a thesis on random forests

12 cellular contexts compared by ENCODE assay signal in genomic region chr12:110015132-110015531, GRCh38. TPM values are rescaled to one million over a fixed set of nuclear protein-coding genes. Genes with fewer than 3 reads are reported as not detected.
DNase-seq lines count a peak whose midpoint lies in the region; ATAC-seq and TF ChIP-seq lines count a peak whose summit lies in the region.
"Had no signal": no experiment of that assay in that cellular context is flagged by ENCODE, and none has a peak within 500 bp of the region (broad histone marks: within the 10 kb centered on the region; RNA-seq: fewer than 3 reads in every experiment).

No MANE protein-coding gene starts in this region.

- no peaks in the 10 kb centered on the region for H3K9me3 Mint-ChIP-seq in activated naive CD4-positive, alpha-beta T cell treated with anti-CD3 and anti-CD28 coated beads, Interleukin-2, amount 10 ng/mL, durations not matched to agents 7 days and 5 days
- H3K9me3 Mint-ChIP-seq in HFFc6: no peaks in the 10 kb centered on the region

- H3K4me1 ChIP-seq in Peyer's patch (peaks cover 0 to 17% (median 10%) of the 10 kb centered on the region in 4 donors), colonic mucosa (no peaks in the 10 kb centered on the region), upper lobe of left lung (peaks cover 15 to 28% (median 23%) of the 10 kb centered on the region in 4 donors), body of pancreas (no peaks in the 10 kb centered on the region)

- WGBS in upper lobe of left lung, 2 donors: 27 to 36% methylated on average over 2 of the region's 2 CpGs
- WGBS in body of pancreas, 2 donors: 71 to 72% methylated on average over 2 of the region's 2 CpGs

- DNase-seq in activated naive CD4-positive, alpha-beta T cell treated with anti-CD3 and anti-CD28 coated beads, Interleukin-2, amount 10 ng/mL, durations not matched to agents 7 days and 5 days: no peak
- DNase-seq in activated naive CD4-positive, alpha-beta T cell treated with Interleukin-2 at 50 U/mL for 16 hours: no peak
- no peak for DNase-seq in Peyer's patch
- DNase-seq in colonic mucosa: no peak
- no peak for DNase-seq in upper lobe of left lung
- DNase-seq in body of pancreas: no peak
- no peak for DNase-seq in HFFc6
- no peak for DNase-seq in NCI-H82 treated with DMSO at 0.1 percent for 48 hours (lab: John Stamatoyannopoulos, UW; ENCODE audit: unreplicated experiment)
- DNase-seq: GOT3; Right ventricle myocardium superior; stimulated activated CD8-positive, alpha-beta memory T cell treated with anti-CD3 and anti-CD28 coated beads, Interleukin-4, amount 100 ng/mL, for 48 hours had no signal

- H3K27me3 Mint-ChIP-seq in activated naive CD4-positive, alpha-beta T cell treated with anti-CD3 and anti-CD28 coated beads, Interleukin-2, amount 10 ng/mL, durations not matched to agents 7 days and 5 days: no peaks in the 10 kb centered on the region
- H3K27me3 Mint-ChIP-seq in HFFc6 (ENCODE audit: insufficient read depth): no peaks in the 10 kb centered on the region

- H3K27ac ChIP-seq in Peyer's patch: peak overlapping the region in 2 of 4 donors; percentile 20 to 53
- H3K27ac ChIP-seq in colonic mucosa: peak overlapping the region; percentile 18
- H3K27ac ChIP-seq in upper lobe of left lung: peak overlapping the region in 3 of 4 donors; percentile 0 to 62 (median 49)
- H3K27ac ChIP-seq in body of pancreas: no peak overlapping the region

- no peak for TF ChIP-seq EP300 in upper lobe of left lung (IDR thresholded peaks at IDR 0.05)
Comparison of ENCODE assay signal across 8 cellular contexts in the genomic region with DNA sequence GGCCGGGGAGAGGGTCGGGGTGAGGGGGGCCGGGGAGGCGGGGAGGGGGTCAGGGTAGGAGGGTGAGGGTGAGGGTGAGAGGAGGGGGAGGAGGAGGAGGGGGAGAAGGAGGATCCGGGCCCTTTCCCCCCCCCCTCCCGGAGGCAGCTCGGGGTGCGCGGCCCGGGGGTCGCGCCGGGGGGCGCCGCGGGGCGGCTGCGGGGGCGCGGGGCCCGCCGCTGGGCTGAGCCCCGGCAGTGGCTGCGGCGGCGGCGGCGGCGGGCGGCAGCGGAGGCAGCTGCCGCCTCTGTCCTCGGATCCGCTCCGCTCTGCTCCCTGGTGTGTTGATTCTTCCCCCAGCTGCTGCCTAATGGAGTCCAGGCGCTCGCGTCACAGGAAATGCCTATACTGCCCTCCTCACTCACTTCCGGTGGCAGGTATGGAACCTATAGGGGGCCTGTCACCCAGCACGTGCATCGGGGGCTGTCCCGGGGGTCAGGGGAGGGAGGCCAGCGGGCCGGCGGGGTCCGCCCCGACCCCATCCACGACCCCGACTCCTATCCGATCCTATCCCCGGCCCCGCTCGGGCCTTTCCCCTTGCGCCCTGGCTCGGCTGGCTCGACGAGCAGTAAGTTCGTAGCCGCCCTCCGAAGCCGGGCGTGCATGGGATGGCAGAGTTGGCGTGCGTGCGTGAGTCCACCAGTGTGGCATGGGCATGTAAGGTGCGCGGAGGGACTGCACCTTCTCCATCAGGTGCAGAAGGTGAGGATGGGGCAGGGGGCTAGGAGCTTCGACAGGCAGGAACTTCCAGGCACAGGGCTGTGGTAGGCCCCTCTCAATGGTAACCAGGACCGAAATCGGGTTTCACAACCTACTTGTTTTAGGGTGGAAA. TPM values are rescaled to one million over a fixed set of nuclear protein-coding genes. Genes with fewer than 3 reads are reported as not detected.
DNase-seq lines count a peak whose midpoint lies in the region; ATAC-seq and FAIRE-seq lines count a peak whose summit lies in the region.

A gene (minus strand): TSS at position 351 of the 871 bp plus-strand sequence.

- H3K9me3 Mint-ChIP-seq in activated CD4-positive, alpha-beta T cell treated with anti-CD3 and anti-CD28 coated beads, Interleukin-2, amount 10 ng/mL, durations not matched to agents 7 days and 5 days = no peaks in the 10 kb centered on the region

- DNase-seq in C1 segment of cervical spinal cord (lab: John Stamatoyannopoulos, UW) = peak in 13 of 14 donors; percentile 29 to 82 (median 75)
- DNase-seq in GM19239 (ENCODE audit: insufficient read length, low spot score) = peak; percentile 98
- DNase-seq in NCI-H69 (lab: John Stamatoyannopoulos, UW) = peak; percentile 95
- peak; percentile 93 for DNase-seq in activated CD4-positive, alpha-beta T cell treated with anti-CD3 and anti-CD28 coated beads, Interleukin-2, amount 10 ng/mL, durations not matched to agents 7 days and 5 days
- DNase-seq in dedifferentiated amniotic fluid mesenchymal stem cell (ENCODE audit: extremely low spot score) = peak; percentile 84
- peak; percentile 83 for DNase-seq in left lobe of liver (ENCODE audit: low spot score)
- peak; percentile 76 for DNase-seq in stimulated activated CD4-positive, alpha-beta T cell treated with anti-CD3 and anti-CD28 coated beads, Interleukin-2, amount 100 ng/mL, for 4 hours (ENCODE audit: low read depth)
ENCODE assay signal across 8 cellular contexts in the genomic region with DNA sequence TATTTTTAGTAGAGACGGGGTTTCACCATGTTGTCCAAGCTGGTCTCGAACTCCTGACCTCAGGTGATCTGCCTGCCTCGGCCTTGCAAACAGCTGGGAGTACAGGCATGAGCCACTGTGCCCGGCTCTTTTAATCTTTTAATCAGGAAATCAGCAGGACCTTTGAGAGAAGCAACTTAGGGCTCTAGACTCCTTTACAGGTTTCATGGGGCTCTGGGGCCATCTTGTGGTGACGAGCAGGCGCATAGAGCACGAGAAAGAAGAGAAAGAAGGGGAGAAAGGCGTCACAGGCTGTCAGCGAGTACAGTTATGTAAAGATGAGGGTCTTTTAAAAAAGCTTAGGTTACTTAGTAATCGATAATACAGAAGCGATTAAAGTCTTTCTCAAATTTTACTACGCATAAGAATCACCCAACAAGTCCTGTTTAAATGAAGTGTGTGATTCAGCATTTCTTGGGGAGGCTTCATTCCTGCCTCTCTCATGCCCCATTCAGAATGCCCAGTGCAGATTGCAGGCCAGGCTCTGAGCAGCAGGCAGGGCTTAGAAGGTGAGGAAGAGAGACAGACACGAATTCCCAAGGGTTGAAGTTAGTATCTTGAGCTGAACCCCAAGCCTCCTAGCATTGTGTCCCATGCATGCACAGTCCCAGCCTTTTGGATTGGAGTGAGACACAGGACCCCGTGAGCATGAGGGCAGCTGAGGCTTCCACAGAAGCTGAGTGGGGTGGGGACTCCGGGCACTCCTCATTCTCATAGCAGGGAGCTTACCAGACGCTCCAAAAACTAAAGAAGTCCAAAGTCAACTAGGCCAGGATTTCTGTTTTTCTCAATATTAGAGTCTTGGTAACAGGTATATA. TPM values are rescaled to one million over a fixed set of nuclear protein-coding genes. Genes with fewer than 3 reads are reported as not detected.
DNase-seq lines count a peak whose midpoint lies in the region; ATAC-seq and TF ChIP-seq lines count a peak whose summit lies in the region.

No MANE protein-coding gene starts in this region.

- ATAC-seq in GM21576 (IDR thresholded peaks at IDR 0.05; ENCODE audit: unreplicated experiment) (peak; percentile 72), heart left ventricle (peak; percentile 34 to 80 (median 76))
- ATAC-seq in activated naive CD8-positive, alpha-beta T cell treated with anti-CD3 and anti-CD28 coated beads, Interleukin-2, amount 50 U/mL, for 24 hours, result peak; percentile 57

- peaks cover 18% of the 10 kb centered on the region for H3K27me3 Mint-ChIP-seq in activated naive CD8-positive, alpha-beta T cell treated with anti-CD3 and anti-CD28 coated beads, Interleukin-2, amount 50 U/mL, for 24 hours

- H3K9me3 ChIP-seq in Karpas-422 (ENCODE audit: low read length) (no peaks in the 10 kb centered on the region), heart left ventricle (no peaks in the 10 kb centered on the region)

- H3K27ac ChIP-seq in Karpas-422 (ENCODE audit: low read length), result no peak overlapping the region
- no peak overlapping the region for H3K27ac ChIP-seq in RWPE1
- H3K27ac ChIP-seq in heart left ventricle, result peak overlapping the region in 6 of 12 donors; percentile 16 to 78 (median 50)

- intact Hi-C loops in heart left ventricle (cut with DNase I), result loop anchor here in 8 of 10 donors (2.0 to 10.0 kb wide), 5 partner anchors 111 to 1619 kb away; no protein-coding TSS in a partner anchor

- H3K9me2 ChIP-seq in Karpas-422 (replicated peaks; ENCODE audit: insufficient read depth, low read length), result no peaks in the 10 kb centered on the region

Blackstone park, Providence, November 28, 2012During a session of the IFCAM workshop this morning I noticed a new arXiv posting on random forests. Entitled Understanding Random Forests: From Theory to Practice, it actually corresponds to a PhD thesis written by Gilles Louppe on the topic. At the Université de Liège, Belgie/Belgium/Belgique. In this thesis, Gilles Louppe provides a rather comprehensive coverage of the random forest methodology, from specific bias-variance decompositions and convergence properties to the historical steps towards random forests, to implementation details and recommendations, to describing how to rank (co)variates by order of importance. The last point was of particular relevance for our current work on ABC model choice with random forests as it relies on random forests and relies on the frequency of appearance of a given variable to label its importance. The thesis showed me this was not a great way of selecting covariates as it did not account for correlation and could easily miss important covariates. It is a very complete, well-written and beautifully LaTeXed (with fancy grey boxes and all that jazz!). As part of his thesis, Gilles Louppe also contributed to the open source machine learning library Scikit.  The thesis thus makes a most profitable and up-to-date entry into the topic of random forests…

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